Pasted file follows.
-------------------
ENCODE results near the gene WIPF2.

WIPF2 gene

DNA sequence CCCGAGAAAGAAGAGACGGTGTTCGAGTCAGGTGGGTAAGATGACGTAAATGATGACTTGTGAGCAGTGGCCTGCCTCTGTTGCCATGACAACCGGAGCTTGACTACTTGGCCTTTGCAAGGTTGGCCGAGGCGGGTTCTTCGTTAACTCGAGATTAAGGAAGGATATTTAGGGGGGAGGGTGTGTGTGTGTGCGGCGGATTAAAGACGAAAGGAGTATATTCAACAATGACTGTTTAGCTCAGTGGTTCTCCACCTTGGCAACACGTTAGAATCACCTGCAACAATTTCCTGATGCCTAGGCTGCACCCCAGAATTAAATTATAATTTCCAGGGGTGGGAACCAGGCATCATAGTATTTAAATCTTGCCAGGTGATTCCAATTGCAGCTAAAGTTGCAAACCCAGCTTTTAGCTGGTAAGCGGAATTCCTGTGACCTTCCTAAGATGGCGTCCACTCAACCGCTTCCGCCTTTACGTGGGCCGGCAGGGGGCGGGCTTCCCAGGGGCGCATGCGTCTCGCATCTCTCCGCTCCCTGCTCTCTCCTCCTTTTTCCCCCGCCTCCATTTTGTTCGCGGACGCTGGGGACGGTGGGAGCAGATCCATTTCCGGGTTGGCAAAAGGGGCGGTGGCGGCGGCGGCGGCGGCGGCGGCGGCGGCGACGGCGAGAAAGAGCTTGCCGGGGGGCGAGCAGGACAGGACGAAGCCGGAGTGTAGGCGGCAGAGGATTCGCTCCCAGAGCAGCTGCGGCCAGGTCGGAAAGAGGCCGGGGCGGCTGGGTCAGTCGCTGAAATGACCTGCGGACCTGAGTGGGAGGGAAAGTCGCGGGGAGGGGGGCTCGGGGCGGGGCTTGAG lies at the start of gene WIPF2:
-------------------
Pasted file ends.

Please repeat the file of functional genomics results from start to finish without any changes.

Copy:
ENCODE results near the gene WIPF2.

WIPF2 gene

DNA sequence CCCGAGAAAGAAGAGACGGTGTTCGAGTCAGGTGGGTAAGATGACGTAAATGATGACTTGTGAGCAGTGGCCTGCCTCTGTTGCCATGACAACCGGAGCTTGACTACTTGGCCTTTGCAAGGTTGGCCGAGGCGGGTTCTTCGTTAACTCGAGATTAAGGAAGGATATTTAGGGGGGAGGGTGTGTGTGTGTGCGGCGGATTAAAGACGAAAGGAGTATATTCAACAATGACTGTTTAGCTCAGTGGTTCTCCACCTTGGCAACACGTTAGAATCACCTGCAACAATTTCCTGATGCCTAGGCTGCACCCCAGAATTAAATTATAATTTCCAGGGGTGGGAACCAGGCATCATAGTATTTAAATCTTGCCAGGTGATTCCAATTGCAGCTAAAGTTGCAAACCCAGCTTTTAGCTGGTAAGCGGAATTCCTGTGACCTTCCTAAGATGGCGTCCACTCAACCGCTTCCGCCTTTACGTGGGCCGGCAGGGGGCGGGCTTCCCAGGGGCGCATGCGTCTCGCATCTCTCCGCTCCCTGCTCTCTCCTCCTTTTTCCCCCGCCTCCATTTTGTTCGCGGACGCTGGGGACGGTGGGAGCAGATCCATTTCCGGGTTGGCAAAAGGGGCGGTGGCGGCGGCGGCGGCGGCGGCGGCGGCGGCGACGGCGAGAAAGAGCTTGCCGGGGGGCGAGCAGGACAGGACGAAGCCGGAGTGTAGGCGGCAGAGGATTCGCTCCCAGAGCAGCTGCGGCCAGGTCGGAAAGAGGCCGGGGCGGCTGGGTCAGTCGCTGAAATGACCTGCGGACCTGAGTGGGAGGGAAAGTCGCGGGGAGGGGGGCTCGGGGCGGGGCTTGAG lies at the start of gene WIPF2: